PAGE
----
Reflective paint initiative helps to keep homes cool in India

A non-governmental organisation is helping residents handle the extreme heat

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As the sun reached its peak over India’s Ahmedabad city, Kajal Salat was busy stitching a tunic. A ceiling fan spun to keep the room cool, while a tiny window brought in daylight and fresh but humid air.

The 23-year-old seamstress has a pile of orders to finish.

A year ago, she almost quit her stitching job as she struggled to cope with the temperatures inside her single-room home in a slum in Ahmedabad. Located in Gujarat off the coast of the Arabian Sea, it is one of the hottest places in the world where temperatures reach up to 49ºC in summer.

However, a simple initiative by Mahila Housing Trust, a non-governmental organisation, to help her coat her roof with solar reflective paint, changed her life.

“It was difficult to work earlier because of the heat, but now, after the paint, the room is cooler,” Ms Salat told The National.

She said the women and children had to step out of their shanties and find refuge in the shade as men went to work.

“Now, I can work and finish the orders on time. I can sit in the afternoon and even in the evening and work extra hours to make extra money,” Ms Salat said.

Life-changing idea

The Gujarat government brought a heat action plan in 2013 to focus attention on those at risk during heatwaves and introduce early warning systems to minimise the damages, but several charitable trusts and non-governmental organisations are also working to protect the city’s most vulnerable people.

The Mahila Housing Trust initially experimented with waterproof modular roofs made of paper waste and coconut husks but switched to a cheaper, alternative of solar-reflective paint that helps bring down the temperature inside the shanties.

The paint is applied multiple times. While it has to be reapplied after a few years for efficacy, it is economical as it costs just 30 rupees ($0.36) per square foot.

It helps to bring down the temperature inside the shanties by 5ºC.

“In geographical areas where we have been working, temperatures range between 43ºC to 45ºC on certain days, but the feel is like 50ºC because of the kind of built environment,” Bijal Brahmabhatt, director of the trust, said.

“The roof is the most directly exposed element of a building to the sun. They have tin and asbestos cement sheets where the temperature is five to six degrees hotter inside as compared to outside. Solar reflective paint is applied to an existing roof to ward off the heat.”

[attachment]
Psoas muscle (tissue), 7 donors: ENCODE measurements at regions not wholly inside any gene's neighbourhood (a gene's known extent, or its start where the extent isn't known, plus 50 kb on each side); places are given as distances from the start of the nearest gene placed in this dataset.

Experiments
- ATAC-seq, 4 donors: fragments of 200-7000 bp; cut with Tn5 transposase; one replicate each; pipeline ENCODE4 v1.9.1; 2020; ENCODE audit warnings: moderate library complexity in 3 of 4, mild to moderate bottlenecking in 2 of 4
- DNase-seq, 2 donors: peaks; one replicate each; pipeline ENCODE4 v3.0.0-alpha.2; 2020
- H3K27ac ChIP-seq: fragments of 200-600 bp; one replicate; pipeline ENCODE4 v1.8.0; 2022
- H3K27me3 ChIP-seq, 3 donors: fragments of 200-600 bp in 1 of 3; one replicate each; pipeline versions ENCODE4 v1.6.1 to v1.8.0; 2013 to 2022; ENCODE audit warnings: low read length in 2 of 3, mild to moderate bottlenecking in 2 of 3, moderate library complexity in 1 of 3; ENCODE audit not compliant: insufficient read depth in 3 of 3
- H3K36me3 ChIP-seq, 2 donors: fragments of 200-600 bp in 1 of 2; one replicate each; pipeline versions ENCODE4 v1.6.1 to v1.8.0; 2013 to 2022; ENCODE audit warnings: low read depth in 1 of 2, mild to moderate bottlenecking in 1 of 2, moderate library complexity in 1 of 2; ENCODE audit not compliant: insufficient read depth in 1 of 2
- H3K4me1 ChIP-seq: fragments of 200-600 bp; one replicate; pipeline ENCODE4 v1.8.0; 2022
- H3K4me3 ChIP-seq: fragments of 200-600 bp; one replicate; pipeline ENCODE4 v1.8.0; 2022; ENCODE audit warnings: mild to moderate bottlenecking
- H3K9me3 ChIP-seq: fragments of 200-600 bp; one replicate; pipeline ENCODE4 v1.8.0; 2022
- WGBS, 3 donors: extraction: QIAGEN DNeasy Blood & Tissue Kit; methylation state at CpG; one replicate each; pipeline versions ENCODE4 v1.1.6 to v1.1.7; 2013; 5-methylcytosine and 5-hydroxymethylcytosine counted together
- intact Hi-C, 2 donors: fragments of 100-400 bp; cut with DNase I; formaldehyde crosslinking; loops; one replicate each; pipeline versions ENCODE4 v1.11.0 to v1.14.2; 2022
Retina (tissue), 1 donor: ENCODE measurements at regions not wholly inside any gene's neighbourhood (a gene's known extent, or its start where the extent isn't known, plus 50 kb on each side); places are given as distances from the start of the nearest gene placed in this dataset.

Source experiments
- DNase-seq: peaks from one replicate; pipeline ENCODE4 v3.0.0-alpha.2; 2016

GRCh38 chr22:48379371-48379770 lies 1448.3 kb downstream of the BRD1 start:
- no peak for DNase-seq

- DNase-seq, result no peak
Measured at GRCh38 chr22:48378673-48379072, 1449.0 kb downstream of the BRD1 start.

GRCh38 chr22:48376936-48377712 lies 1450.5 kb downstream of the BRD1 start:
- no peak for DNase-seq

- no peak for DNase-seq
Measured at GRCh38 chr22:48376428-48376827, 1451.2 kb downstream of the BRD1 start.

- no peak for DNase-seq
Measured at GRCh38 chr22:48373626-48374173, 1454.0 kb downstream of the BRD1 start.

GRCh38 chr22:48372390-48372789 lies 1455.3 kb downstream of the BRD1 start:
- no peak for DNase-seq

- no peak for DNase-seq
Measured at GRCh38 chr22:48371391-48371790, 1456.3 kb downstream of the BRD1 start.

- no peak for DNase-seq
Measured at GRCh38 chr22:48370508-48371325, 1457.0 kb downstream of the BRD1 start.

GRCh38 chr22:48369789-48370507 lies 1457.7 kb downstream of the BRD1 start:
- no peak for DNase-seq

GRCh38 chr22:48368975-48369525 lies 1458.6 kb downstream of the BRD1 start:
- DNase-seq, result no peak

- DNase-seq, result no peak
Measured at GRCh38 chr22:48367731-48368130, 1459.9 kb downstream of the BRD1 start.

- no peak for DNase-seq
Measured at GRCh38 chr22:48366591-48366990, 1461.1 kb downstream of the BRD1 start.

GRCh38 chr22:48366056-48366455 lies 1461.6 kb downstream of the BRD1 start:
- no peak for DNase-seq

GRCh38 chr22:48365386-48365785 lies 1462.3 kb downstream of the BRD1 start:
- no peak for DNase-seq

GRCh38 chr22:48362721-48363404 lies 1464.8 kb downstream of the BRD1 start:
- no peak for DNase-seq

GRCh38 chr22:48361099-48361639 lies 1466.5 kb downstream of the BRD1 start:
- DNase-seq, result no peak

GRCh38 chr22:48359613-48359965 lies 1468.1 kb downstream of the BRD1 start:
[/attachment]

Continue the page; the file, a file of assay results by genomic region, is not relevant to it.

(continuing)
The project started in 2017 and has since covered 20,000 houses in the city, providing some relief from the heat to more than 100,000 people.

The experiment is helping families comfortably spend time indoors during the summer, while allowing women to work and elderly and sick to rest at home, like Ratan Bai whose husband, Raju Bhai, 66, suffered a paralysis attack last year and has since been bedridden.

“My husband is paralysed. He cannot move. It was painful to watch him lying in the cot in this heat. The ceiling would throw hot air. But after the paint, it feels cooler inside. He can sleep in peace,” Ms Ratan Bai said.

Deadly heatwave

Summers in India are extreme and can be fatal when temperatures rise to 50ºC in several states.

Over 6,500 people in India have died between 2010-18 due to heatwaves, according to government data.

Ahmedabad witnessed one of the deadliest heatwaves in May 2010 when about 1,300 people were killed in a week after temperatures rose to 48ºC.

In 2022, India recorded the hottest April in 122 years.

The Indian weather office has warned of harsher days this summer as temperatures are set to soar by several degrees in May.

Last week, the government said at least 32 people died due to heatwaves in April this year across parts of central, southern and eastern India.

The excruciating heat has a detrimental effect on people’s health and productivity.

According to the World Bank, up to 380 million people, about 75 per cent of India’s workforce, depend on heat-exposed labour.

In a report, it said that India may account for 34 million projected job losses from heat stress-associated productivity decline by 2030.

Mrs Brahmabhatt emphasised that women are more prone to climate change-induced rising temperatures.

“When we started working on climate issues, we realised that India and largely the global south is also going to be subjected to heat as one of the main risks of climate change,” she told The National.

“We also understood that the poor, especially women, thought it was God's act. We understood that heat reduced their economic productivity by almost one-third. They had low incomes and would become lower in the hot season because of the amount of heat, which would make them uncomfortable.”

Updated: May 06, 2024, 8:04 AM